Parikh and colleagues are planning to do further research on Hispanics in Dallas, where one-third of all patients undergoing cardiac catheterization at the Parkland Memorial Hospital catheterization laboratories are Hispanic.

According to the American Heart Association, data from the National Health Interview Survey 2005 study of the National Center for Health Statistics showed that among Hispanics/Latinos age 18 and older, 8.3 percent have heart disease, 5.9 percent have coronary heart disease, 20.3 percent have hypertension, and 2.2 percent have had a stroke.

Source: American Heart Association

Explore further: Allergan to cut 1,500 employees in restructuring (Update)

add to favorites email to friend print save as pdf

Related Stories

Kingston, Jamaica hybrid project to harness sun and wind

7 hours ago

A hybrid energy project in Kingston, Jamaica, aims to satisfy the need for money-saving renewable energy. U.S.-based WindStream Technologies recently announced the wind solar hybrid installation commissioned ...

Archaeologists excavate NY Colonial battleground

7 hours ago

Archaeologists are excavating an 18th-century battleground in upstate New York that was the site of a desperate stand by Colonial American troops, the flashpoint of an infamous massacre and the location of the era's largest ...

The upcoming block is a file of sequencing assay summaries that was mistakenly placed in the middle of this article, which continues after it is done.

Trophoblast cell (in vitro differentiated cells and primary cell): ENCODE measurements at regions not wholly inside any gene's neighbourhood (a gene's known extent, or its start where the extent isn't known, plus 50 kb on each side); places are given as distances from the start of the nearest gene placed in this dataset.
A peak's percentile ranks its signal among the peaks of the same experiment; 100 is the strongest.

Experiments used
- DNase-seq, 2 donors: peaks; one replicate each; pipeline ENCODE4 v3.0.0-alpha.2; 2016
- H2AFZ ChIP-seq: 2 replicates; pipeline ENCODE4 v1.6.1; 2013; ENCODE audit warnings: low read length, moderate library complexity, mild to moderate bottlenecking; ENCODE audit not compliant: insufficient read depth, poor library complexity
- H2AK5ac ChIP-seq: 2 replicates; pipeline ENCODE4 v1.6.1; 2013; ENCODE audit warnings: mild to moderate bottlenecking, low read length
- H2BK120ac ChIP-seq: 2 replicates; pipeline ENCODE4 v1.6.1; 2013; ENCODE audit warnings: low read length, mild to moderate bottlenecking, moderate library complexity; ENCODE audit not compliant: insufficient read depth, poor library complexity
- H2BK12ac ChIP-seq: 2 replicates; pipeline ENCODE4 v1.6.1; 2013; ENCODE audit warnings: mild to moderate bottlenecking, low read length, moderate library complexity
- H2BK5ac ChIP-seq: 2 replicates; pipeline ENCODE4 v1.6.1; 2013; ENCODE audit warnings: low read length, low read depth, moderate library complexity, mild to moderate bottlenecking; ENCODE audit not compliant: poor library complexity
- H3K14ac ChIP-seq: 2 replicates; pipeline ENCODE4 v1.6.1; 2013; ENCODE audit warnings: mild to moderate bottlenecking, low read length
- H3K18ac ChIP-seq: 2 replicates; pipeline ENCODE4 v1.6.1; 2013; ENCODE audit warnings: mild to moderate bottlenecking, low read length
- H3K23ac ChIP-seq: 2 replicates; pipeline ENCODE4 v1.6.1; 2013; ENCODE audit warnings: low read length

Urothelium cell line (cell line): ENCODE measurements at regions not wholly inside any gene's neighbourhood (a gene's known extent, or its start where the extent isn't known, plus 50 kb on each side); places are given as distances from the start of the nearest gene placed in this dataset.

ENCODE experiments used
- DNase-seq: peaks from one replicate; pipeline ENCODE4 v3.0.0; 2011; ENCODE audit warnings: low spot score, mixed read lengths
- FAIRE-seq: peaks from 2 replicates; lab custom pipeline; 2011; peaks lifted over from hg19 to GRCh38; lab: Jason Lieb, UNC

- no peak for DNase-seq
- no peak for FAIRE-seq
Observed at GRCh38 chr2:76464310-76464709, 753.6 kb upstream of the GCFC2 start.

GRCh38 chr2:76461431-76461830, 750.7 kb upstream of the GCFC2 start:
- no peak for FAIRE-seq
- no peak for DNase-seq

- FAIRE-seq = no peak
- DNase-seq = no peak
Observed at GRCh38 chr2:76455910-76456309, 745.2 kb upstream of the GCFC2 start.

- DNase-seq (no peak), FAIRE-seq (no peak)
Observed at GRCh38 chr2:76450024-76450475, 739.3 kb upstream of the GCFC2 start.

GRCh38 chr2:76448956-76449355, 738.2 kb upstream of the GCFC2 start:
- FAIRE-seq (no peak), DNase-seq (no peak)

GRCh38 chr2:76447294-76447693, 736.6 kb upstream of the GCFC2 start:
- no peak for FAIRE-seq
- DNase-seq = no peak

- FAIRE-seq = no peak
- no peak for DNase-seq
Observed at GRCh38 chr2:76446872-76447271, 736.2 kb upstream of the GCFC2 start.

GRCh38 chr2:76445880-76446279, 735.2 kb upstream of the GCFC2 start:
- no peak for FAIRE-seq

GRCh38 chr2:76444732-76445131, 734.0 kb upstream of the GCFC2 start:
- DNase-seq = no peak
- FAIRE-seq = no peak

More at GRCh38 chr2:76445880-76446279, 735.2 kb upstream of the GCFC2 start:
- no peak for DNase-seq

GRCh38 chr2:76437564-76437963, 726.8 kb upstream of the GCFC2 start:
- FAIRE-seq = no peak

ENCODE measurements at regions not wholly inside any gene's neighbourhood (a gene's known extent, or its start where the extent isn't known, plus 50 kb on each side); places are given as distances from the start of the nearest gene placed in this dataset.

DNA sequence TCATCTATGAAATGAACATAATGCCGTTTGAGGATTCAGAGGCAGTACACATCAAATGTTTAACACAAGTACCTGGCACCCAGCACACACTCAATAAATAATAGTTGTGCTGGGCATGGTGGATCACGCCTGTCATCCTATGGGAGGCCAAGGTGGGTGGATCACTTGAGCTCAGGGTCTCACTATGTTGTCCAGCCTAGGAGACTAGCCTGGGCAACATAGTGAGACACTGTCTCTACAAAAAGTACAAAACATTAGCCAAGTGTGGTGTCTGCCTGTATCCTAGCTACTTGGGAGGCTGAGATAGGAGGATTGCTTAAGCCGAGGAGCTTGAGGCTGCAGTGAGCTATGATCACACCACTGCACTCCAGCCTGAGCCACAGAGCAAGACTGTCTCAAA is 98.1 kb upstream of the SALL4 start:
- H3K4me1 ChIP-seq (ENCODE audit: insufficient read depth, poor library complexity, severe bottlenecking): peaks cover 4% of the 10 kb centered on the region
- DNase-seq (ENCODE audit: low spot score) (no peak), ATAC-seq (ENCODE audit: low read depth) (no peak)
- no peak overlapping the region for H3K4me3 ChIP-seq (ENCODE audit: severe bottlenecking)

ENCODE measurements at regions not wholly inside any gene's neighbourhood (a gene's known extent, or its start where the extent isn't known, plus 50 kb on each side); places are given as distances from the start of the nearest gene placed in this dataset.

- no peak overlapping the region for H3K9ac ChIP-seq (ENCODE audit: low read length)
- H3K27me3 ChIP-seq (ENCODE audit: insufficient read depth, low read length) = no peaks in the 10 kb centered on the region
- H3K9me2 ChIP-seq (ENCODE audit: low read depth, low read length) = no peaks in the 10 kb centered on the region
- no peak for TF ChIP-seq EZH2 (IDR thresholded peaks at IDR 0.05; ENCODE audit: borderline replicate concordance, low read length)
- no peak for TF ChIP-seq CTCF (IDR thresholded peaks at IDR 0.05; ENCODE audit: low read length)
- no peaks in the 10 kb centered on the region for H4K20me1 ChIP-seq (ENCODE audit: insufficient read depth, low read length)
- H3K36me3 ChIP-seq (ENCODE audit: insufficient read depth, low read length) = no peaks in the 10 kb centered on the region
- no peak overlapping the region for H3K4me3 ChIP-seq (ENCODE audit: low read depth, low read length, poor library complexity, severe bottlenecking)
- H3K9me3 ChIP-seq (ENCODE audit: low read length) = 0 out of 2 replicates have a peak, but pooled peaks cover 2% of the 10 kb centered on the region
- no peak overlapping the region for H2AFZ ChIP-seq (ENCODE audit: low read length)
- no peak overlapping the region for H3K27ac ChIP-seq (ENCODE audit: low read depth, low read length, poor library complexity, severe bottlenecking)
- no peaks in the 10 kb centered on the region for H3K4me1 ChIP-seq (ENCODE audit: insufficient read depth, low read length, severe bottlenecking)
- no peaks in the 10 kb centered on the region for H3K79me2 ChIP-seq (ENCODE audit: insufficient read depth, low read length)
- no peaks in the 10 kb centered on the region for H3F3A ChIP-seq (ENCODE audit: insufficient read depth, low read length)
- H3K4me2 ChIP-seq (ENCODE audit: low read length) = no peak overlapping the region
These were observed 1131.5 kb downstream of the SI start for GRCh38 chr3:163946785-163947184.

Google eyes Chrome on Windows laptop battery drain

15 hours ago

Google Chrome on Microsoft Windows has been said to have a problem for some time but this week comes news that Google will give it the attention others think the problem quite deserves. Namely, Google is to ...

Security contest techies say they hacked Tesla Model S

17 hours ago

The good news: Tomorrow's cars are computers on wheels. The bad news: Tomorrow's cars are computers on wheels. Ma Jie, writing in Bloomberg News, reported this week that the Tesla Model S sedan was the target ...

Water problems lead to riots, deaths in South Africa

18 hours ago

Three babies who died from drinking tap water contaminated by sewage have become a tragic symbol of South Africa's struggle to cope with a flood of people into cities designed under apartheid to cater to ...

Recommended for you

Face transplants change lives, identity

2 hours ago

Patients are prepared to take significant risks in order to be considered for a face transplant, says Dr David Koppel, director of the largest craniofacial unit in the UK and Honorary Clinical Associate Professor ...

British Lords hold ten-hour debate on assisted dying

Jul 19, 2014

Members of Britain's unelected House of Lords spent almost ten hours on Friday discussing whether to legalise assisted dying, in an often emotional debate putting the question back on the agenda, if not on the statute books.

AbbVie, Shire agree on $55B combination

Jul 18, 2014

The drugmaker AbbVie has reached a deal worth roughly $55 billion to combine with British counterpart Shire and become the latest U.S. company to seek an overseas haven from tax rates back home.

User comments : 0